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How to Distinguish Arterial vs. Venous Ulcers
Visual Signs of Arterial Ulcers
Patients with artery disease often present with aching pain that is worsened by activity and relieved with rest.  With severe disease, pain can persist even at rest. There is also an increased amount of destruction of the skin that causes it to breakdown and form ulcers. Arterial ulcers normally occur past the point of compromised blood supply, usually at the farthest parts of the body such as feet, toes, fingers, side of the ankle, and areas of pressure to the skin. Arterial ulcers may be shallow or deep with sharp “punched out” borders. Oftentimes, the wound base is grey or yellow with associated gangrene and eschar (dry dark scab). Tissue surrounding the wound may be itchy, pale, and shiny. [4,9,10] These characteristics are very distinct from venous disease.
Visual Signs of Venous Ulcers
Patients with vein disease have a varied combination of signs and symptoms. Initially, they experience edema, or swelling, past the area of blockage, fatigue, itching, cramping, and pain that improves with rest and leg elevation.  Importantly, venous symptoms are not associated with exercise. As the severity increases, other signs of venous insufficiency are observed, such as spider veins or “telangiectasias”, varicose veins, constant swelling, fat destruction or “lipodermatosclerosis”, and destructive skin changes usually at the lower third of the leg, but anywhere between the knee and ankle. [4,9,10,11] Skin at this point often appears pale, hard, hyperpigmented, hairless, and thin or ulcerated.  Venous ulcers are shallow and irregularly shaped with red granular tissue, fibrinous material, and sometimes calcification. [3,9] Pain is usually less severe with venous ulcers than arterial ulcers. Arterial ulceration is also associated with greater clinical severity and comorbidity.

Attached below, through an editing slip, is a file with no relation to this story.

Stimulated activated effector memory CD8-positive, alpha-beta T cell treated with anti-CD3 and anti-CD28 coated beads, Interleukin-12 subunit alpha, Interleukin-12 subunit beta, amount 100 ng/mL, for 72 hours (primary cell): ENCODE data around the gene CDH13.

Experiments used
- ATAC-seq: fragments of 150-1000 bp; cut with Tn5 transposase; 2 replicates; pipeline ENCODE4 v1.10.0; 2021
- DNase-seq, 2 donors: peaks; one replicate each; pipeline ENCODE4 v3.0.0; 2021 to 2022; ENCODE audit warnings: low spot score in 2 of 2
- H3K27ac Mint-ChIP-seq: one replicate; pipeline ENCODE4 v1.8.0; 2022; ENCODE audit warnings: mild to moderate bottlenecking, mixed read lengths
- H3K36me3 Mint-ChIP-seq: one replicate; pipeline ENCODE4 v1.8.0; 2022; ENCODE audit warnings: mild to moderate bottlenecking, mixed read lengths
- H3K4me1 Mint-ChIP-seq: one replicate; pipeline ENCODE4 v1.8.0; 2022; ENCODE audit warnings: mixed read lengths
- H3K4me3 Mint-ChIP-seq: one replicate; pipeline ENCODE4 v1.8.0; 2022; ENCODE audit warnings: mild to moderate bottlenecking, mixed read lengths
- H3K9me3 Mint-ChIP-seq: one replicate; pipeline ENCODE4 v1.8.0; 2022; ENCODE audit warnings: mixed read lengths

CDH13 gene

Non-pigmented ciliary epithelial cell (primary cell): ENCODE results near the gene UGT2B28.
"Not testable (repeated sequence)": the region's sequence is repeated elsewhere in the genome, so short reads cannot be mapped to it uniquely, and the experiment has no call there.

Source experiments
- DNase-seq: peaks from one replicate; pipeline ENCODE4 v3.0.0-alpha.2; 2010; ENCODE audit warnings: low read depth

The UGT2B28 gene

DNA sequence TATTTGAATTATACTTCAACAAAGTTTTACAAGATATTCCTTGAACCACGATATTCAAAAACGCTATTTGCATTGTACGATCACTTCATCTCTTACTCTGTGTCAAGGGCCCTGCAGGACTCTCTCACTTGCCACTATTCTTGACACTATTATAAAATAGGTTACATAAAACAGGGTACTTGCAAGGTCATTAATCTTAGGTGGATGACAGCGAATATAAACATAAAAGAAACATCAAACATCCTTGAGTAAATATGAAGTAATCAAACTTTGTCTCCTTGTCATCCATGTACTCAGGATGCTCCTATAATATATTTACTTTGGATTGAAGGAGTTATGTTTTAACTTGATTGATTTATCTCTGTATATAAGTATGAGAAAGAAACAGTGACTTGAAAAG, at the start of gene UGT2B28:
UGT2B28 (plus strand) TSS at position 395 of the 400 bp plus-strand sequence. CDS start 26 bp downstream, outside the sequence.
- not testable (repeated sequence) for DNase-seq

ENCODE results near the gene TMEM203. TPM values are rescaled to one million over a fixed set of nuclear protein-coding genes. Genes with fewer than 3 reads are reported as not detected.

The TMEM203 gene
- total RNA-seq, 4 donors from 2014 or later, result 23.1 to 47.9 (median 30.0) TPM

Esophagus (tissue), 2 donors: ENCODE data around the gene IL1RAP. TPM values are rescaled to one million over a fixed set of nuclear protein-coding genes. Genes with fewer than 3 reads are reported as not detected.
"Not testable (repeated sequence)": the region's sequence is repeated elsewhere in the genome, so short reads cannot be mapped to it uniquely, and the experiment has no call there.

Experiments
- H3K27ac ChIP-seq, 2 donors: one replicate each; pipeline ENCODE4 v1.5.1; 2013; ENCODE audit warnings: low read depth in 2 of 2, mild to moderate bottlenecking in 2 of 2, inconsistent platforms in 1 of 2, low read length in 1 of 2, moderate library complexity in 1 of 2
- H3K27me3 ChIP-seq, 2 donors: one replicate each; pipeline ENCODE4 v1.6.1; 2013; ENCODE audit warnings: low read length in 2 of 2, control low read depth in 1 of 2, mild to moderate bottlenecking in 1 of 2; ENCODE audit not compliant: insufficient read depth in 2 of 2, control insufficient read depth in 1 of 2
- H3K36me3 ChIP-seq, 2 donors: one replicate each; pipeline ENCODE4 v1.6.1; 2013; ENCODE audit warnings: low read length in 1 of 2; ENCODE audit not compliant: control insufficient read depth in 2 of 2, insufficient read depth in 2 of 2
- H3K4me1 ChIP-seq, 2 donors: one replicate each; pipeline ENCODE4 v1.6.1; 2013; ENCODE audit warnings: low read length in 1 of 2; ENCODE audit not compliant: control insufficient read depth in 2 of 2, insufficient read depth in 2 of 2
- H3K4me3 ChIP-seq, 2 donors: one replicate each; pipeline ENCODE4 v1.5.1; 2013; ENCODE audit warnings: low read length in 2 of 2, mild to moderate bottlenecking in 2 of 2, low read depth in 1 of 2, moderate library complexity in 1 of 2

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Treatment Options for Arterial vs. Venous Ulcers
Arterial Ulcer Treatment
In arterial disease, the initial focus of treatment is on modifying risk factors through lifestyle changes and medications. For symptomatic disease, minimally invasive procedures and more invasive surgical options exist that improve blood delivery past the arterial narrowing or blockage. A variety of minimally invasive tools may be used to open up blocked arteries and heal arterial ulcers. These can include atherectomy, angioplasty, and stenting. For severe disease that cannot be addressed with minimally invasive techniques, arterial bypass surgery, endarterectomy, and even amputation surgery may be offered. These interventions, though invasive, can greatly alleviate symptoms and improve quality of life. 
Venous Ulcer Treatment
Treatment for patients with venous disease is centered on reducing swelling through leg elevation and compression therapy, eliminating varicose veins, and improving flow in the deep veins if necessary. [2,4] Management also includes lifestyle changes such as exercise and weight loss to improve blood flow through the veins. Varicose veins can be addressed with minimally invasive vein closure or surgical vein stripping. Varicose vein treatment alone may be sufficient to allow venous ulcers to heal, but for more progressive disease that fails to respond to minimally invasive strategies, surgical options may be offered. For example, valves within deep veins can be fixed using reconstruction and transplantation; or bypass surgery may be offered in the case of an intractable flow obstruction. [2,7]